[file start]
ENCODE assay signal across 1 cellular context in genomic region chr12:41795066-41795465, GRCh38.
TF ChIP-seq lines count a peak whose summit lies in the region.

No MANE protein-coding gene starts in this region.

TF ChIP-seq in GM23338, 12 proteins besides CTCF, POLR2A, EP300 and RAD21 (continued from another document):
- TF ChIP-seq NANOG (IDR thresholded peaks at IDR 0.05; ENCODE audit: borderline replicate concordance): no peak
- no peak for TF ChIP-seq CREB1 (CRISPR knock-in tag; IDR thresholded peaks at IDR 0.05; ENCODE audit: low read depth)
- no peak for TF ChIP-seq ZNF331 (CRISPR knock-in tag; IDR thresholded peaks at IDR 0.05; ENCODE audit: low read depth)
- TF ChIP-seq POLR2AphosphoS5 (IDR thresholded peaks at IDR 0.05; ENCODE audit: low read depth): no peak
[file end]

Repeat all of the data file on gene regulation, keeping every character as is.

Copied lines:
ENCODE assay signal across 1 cellular context in genomic region chr12:41795066-41795465, GRCh38.
TF ChIP-seq lines count a peak whose summit lies in the region.

No MANE protein-coding gene starts in this region.

TF ChIP-seq in GM23338, 12 proteins besides CTCF, POLR2A, EP300 and RAD21 (continued from another document):
- TF ChIP-seq NANOG (IDR thresholded peaks at IDR 0.05; ENCODE audit: borderline replicate concordance): no peak
- no peak for TF ChIP-seq CREB1 (CRISPR knock-in tag; IDR thresholded peaks at IDR 0.05; ENCODE audit: low read depth)
- no peak for TF ChIP-seq ZNF331 (CRISPR knock-in tag; IDR thresholded peaks at IDR 0.05; ENCODE audit: low read depth)
- TF ChIP-seq POLR2AphosphoS5 (IDR thresholded peaks at IDR 0.05; ENCODE audit: low read depth): no peak